Artificial Intelligence (AI) systems have shown tremendous potential for use in the diagnosis of disease, with AI image analysis one of the most exciting uses of AI in medicine.
Radiographers, opthalmologists and physicians can look at medical images and identify the signs of disease, but even with extensive training and experience, mistakes can be made. Medical professionals do not have a truly encyclopedic knowledge of every symptom of every disease and it is not possible for any one individual to read all of the scientific research papers related to every medical condition.
Even when medical images are taken, diseases can go undiagnosed for long periods. Patients respond best to treatments if they are administered in the early stages of disease. Any delay in diagnosis could therefore reduce the likelihood of a full recovery being made, or at the very least, involve the patients suffering for longer than necessary.
To improve the speed and accuracy of medical diagnoses, biomedical researchers are looking at AI systems, particularly AI image analysis to ensure medical diagnoses are made more quickly. IBM is investing heavily in the use of AI in medicine.
In 2015, a team of IBM researchers based in Melbourne trained their Watson AI system to conduct AI image analyses of retinal scans to look for abnormalities that could be indicators of glaucoma.
Glaucoma covers a range of conditions that cause pressure in the eyes to increase. As pressure increases, the optic nerve is compressed causing severe pain. Eventually the condition causes blindness. Early diagnosis of the condition is essential to reduce suffering and improve outcomes. Unfortunately, many individuals are unaware that they have glaucoma because the condition does not cause any symptoms in the early stages. However, the condition can be identified from retinal scans.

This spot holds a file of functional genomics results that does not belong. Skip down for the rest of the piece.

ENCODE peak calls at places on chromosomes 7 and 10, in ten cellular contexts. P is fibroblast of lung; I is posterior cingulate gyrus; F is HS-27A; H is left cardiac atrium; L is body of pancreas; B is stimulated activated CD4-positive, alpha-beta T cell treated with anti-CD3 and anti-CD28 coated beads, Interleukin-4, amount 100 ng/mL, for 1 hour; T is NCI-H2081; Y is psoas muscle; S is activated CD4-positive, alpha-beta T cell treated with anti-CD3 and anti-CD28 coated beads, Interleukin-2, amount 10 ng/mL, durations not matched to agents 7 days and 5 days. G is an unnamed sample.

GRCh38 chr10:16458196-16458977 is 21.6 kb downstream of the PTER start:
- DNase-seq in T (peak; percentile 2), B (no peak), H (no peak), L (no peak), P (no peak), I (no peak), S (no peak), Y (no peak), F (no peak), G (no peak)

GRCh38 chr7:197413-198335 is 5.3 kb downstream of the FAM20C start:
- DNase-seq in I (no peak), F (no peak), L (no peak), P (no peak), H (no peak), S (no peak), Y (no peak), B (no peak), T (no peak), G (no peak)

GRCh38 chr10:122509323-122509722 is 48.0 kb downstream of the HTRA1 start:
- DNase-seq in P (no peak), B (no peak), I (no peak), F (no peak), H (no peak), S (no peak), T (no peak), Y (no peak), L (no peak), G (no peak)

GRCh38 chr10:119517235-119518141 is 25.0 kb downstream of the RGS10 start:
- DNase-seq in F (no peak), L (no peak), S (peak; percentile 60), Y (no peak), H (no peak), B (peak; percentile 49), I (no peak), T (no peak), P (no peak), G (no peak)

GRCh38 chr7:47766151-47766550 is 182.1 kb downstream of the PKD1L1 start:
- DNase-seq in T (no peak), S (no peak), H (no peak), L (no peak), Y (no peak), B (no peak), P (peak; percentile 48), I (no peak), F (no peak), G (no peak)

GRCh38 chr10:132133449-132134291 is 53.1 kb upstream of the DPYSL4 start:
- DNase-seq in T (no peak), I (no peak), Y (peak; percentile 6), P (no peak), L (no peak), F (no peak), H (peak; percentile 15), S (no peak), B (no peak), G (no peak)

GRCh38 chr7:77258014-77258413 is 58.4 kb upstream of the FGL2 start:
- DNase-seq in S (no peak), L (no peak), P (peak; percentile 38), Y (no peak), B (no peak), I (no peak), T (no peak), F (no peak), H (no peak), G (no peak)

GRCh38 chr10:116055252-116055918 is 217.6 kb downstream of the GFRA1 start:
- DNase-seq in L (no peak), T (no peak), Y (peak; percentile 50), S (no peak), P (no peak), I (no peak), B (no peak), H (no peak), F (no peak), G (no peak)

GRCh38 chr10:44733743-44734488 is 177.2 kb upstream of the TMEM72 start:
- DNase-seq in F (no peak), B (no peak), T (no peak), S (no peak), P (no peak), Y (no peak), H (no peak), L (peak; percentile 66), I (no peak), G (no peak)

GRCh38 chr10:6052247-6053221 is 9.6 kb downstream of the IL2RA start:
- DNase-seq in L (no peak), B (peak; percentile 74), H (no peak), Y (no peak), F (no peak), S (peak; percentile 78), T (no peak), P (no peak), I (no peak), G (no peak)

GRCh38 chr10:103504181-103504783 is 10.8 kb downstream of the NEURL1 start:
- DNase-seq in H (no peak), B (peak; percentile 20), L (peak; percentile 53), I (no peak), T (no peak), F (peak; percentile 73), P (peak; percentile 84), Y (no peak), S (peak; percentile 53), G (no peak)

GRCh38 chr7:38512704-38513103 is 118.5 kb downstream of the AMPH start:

IBM researchers have now announced the results of their findings. They have confirmed that they were able to train Watson to identify the signs of glaucoma. Watson was fed left and right eye retinal scans of 88,000 patients for the study and was trained to look for the signs of glaucoma. Watson was able to differentiate between left and right eye retinal scans, assess the quality of those scans, measure the optic cup-to-disc ratio, and search for indicators that the patients had glaucoma. IBM says Watson was able to diagnose glaucoma with 95% accuracy
According to IBM Research Australia’s vice president Dr. Joanna Batstone, “This kind of medical image analysis had the capacity to change the delivery of healthcare services.” She went on to say, “[AI] Cognitive technology holds immense promise for confirming the accuracy, reproducibility and efficiency of clinicians’ analyses during the diagnostic workflow.”
The team is now looking at using Watson to perform an AI image analysis to identify other eye disorders such as age-related macular degeneration and diabetic retinopathy.